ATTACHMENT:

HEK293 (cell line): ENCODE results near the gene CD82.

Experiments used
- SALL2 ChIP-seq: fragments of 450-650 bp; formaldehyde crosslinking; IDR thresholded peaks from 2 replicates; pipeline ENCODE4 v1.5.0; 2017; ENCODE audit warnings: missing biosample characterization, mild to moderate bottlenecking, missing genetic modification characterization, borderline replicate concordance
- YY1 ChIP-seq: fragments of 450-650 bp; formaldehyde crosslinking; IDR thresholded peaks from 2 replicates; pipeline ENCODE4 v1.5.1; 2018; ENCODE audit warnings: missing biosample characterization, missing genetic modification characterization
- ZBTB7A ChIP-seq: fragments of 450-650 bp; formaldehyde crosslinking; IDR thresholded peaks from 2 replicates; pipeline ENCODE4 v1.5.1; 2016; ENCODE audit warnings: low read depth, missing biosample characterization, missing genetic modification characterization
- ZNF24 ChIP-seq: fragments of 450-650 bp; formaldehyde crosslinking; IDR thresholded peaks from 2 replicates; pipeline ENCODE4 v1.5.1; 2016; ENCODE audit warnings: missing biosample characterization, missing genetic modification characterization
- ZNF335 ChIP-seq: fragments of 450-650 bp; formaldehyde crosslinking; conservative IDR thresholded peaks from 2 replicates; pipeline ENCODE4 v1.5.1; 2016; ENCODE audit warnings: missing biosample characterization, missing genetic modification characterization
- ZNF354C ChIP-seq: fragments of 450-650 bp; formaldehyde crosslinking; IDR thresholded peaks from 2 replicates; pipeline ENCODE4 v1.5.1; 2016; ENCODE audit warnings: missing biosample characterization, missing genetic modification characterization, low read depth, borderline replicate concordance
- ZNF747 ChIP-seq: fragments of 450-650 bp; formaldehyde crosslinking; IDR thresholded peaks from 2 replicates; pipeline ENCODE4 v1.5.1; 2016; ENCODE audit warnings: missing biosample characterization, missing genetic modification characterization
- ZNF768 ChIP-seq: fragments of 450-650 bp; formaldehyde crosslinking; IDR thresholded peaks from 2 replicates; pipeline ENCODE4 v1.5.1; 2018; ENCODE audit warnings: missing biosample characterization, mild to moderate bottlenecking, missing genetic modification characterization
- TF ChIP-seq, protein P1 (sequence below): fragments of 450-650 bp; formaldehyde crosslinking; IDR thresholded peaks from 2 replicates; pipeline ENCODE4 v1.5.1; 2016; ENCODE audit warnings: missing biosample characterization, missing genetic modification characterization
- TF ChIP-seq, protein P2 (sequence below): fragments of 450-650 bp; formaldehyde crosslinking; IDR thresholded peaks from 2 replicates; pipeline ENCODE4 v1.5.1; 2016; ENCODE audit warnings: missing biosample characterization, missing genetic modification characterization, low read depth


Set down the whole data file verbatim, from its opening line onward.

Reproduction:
HEK293 (cell line): ENCODE results near the gene CD82.

Experiments used
- SALL2 ChIP-seq: fragments of 450-650 bp; formaldehyde crosslinking; IDR thresholded peaks from 2 replicates; pipeline ENCODE4 v1.5.0; 2017; ENCODE audit warnings: missing biosample characterization, mild to moderate bottlenecking, missing genetic modification characterization, borderline replicate concordance
- YY1 ChIP-seq: fragments of 450-650 bp; formaldehyde crosslinking; IDR thresholded peaks from 2 replicates; pipeline ENCODE4 v1.5.1; 2018; ENCODE audit warnings: missing biosample characterization, missing genetic modification characterization
- ZBTB7A ChIP-seq: fragments of 450-650 bp; formaldehyde crosslinking; IDR thresholded peaks from 2 replicates; pipeline ENCODE4 v1.5.1; 2016; ENCODE audit warnings: low read depth, missing biosample characterization, missing genetic modification characterization
- ZNF24 ChIP-seq: fragments of 450-650 bp; formaldehyde crosslinking; IDR thresholded peaks from 2 replicates; pipeline ENCODE4 v1.5.1; 2016; ENCODE audit warnings: missing biosample characterization, missing genetic modification characterization
- ZNF335 ChIP-seq: fragments of 450-650 bp; formaldehyde crosslinking; conservative IDR thresholded peaks from 2 replicates; pipeline ENCODE4 v1.5.1; 2016; ENCODE audit warnings: missing biosample characterization, missing genetic modification characterization
- ZNF354C ChIP-seq: fragments of 450-650 bp; formaldehyde crosslinking; IDR thresholded peaks from 2 replicates; pipeline ENCODE4 v1.5.1; 2016; ENCODE audit warnings: missing biosample characterization, missing genetic modification characterization, low read depth, borderline replicate concordance
- ZNF747 ChIP-seq: fragments of 450-650 bp; formaldehyde crosslinking; IDR thresholded peaks from 2 replicates; pipeline ENCODE4 v1.5.1; 2016; ENCODE audit warnings: missing biosample characterization, missing genetic modification characterization
- ZNF768 ChIP-seq: fragments of 450-650 bp; formaldehyde crosslinking; IDR thresholded peaks from 2 replicates; pipeline ENCODE4 v1.5.1; 2018; ENCODE audit warnings: missing biosample characterization, mild to moderate bottlenecking, missing genetic modification characterization
- TF ChIP-seq, protein P1 (sequence below): fragments of 450-650 bp; formaldehyde crosslinking; IDR thresholded peaks from 2 replicates; pipeline ENCODE4 v1.5.1; 2016; ENCODE audit warnings: missing biosample characterization, missing genetic modification characterization
- TF ChIP-seq, protein P2 (sequence below): fragments of 450-650 bp; formaldehyde crosslinking; IDR thresholded peaks from 2 replicates; pipeline ENCODE4 v1.5.1; 2016; ENCODE audit warnings: missing biosample characterization, missing genetic modification characterization, low read depth